Claudette Boissoneault's LineageLineage of Aline Sabourin

born July 8, 1788, Montmorency, Quebec

My great great great grandfather.

Soldier, Voyageur, Canoe/boat Builder, Carpenter, Catholic, family man, and friend to the people of the First Nation.

He married Marguerite Catherine Guilmond on November 2, 1826, Drummond Island. Marguerite was born in on January 6, 1798, and died in 1839 in Penetanguishene. She was baptized on November 2, 1826 (the same day that she and Joseph were married).

Marguerite Catherine Guilmond's parents were Joseph Guilmond and Franciose Otayiamewisque.

Click here to see a copy of the original marriage certificate. it's handwritten in French. Also note that the first three children were born before the marriage (there were no priests in Sault Ste. Marie at the time).

Joseph Charles was the progenitor of all the Boissonneau's and Bussineau's in the Sault Ste. Marie area to the best of my knowledge. He had nine children, 6 with his first wife and 3 with his second.

Joseph's second wife was Nancy (Nannice/Annie/Annay) [Medex/Metas/Medey-inionmetous/Misquabonaqua/Migissabonakwe] or Nancy Misquabonaqua. Nancy was born about 1803 and died in 1864 in Sault Ste. Marie.

Joseph died about 1867, but we have no official record of this, his burial date or location. We need help on this.

He was a voyageur for the American Fur Company, a carpenter, a boat builder, and one of the founders of Sault Ste. Marie.
He fought in the War of 1812, against the Americans, and helped to capture Fort Mackinaw early in that war.

About the capture of Fort Mackinaw

The British military post at Michilmackinac was transferred to the United States in 1796 by mutual agreement, and the forces stationed there retired to St. Joseph Island, where a fort and blockhouse were erected. From this latter post, at a subsequent period, issued that famous volunteer contingent of one hundred and sixty Canadian voyageurs, accompanied by a few (30) British regulars with two field pieces, under Captain Roberts, * who effected the recapture of Mackinaw for the British. This occurred on the 16th of July, 1812, the first year of the war. In a subsequent attack by the Americans to recover the post the Canadian voyageurs gallantly assisted in its defense. Mackinaw was again restored to the United States according to treaty stipulations in 1815, when the British garrison found refuge on Drummond Island, in proximity to the former post of St. Joseph. The Canadian voyageurs still preferring to follow the fortunes of the British flag, with one of two exceptions, removed with the forces to Drummond Island. On the completion of the treaty surveys, Drummond Island proved to be in United States territory. There upon the British forces, under Lieut. Carson, commanding a detachment of the 68th Regiment, withdrew to the navel station at Penetanguishene, which event occurred on the 4th of November, 1828.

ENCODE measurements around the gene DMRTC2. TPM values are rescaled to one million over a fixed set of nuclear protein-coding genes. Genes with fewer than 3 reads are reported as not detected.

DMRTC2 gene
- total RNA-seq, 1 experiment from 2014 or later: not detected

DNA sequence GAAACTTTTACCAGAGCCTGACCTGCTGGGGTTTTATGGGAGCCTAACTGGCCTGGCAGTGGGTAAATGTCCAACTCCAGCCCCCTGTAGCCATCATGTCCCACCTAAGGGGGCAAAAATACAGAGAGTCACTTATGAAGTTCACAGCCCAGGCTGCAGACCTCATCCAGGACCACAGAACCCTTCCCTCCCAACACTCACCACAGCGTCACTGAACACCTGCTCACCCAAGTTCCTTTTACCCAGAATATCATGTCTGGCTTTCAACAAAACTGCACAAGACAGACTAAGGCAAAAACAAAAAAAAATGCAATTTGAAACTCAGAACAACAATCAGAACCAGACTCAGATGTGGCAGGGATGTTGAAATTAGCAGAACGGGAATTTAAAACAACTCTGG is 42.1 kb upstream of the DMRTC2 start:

Joseph lived in the Sault Ste Marie area most of his life. His first wife was of mixed blood and the second an Indian (for more info see Dave Boissineau).

From an old hand written record the following information was gleaned. After the treaty era all the Boissonneau's became "status Indians for a brief period in order to gain rights to the land. After the treaty all those who had lived in the Sault and back farms were not acknowledged in their ownership of land. So they went where they could get the free land they felt they deserved, i.e., onto the reserve."

Joseph Charles was active in establishment and building of the first Catholic Church in Sault Ste. Marie. His name appears on a petition letter to the Bishop of Upper Canada dated September 24, 1834. Click here to see the transcription of this letter from the Archives of the Roman Catholic Archdiocese of Toronto.

According to same record, "they comprise the largest family on the Garden River Reserve, 143 out of 809 population." Thus my family is split between those that embraced the First Nation Ojibwa heritage and those that shunned the First Nation Ojibwa heritage. My family is of the latter, and our Ojibwa heritage was never openly admitted or discussed. There is a story that family land was given away, and the rightful heirs never received their just inheritance. Seems like a time immemorial theme. I, however, am proud of my Native American background. I don't know what exactly happened. I and other family members can only speculate.

Joseph Charles 6 children with Margaret Catherine Guilmond were:

1. Joseph born June 6 1822, married Marie Boyer (widow Ross).
Genealogist cousin Delphine Goodwin is a descendant of Joseph, the first-born. He had 12 children.
2. Narcisse born March 22 1824, married Mary Cromaty. He had 11 children.
3, Magloire born January 26, 1826, married Angelique Souliere. He had 7 children. Magloire is my great great great grandfather. He was a carpenter, fisherman, and voyageur. He worked for the American Fur Company as did his father, please follow this link for more information
4. Francois born around 1830, married three times : Catherine Lavallee (no children), Charlotte Larose (4 children), and Mary Corbiere (13 children).
5. Theophile born 1836, married Mary Anne Nankitchikamikwe, 2nd wife Mary Monsomane (LaFond). Had 13 children.
6. Emerie or Emeric born 1837, married twice : Angelique Biron (4 children) andAngelique Bellevalle (8 children). Children with the second wife have moved to British Columbia.

Joseph Charles 5 children with his second wife:

1. Lucille born June 26, 1845, married Edouard Lambert, has moved to the United States.

2. Leon Boissonneau born 1847, married Mary Harriet Biron. 7 children. Genealogist cousin Dave Boissineau's family.

3. Mary born May 20, 1849, married Charles Gravel, has moved to the United States. She had at least 13 children.
4. Jean-Baptiste born March 9, 1851, died in 1852.
5. Paul born March 17, 1853, died in 1854.

Go to the next son in my lineage, Magloire